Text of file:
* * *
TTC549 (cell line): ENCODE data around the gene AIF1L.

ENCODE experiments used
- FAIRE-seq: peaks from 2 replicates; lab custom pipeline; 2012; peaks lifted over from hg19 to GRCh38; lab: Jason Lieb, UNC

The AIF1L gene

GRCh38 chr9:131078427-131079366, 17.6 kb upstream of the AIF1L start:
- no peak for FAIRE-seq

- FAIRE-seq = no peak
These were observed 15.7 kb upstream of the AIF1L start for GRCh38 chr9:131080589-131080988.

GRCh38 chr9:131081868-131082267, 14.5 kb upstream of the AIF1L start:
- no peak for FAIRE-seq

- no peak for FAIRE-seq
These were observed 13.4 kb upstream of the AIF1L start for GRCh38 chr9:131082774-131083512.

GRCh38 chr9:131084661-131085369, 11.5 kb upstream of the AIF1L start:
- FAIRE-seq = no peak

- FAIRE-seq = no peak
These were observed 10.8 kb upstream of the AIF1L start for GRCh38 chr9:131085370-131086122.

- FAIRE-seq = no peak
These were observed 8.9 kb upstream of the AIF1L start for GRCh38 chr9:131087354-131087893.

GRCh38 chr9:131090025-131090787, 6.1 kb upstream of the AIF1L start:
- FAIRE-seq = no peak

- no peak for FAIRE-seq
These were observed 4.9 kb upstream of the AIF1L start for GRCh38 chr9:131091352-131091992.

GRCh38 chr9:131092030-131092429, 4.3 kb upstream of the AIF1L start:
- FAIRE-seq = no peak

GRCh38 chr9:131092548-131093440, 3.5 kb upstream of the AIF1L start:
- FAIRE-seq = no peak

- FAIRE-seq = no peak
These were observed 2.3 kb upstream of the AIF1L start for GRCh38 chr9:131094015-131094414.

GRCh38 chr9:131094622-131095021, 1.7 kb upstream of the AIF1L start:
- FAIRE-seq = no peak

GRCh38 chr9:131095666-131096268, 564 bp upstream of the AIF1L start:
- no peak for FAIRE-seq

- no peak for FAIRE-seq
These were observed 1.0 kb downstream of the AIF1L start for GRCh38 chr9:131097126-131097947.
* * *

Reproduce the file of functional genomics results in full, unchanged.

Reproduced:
TTC549 (cell line): ENCODE data around the gene AIF1L.

ENCODE experiments used
- FAIRE-seq: peaks from 2 replicates; lab custom pipeline; 2012; peaks lifted over from hg19 to GRCh38; lab: Jason Lieb, UNC

The AIF1L gene

GRCh38 chr9:131078427-131079366, 17.6 kb upstream of the AIF1L start:
- no peak for FAIRE-seq

- FAIRE-seq = no peak
These were observed 15.7 kb upstream of the AIF1L start for GRCh38 chr9:131080589-131080988.

GRCh38 chr9:131081868-131082267, 14.5 kb upstream of the AIF1L start:
- no peak for FAIRE-seq

- no peak for FAIRE-seq
These were observed 13.4 kb upstream of the AIF1L start for GRCh38 chr9:131082774-131083512.

GRCh38 chr9:131084661-131085369, 11.5 kb upstream of the AIF1L start:
- FAIRE-seq = no peak

- FAIRE-seq = no peak
These were observed 10.8 kb upstream of the AIF1L start for GRCh38 chr9:131085370-131086122.

- FAIRE-seq = no peak
These were observed 8.9 kb upstream of the AIF1L start for GRCh38 chr9:131087354-131087893.

GRCh38 chr9:131090025-131090787, 6.1 kb upstream of the AIF1L start:
- FAIRE-seq = no peak

- no peak for FAIRE-seq
These were observed 4.9 kb upstream of the AIF1L start for GRCh38 chr9:131091352-131091992.

GRCh38 chr9:131092030-131092429, 4.3 kb upstream of the AIF1L start:
- FAIRE-seq = no peak

GRCh38 chr9:131092548-131093440, 3.5 kb upstream of the AIF1L start:
- FAIRE-seq = no peak

- FAIRE-seq = no peak
These were observed 2.3 kb upstream of the AIF1L start for GRCh38 chr9:131094015-131094414.

GRCh38 chr9:131094622-131095021, 1.7 kb upstream of the AIF1L start:
- FAIRE-seq = no peak

GRCh38 chr9:131095666-131096268, 564 bp upstream of the AIF1L start:
- no peak for FAIRE-seq

- no peak for FAIRE-seq
These were observed 1.0 kb downstream of the AIF1L start for GRCh38 chr9:131097126-131097947.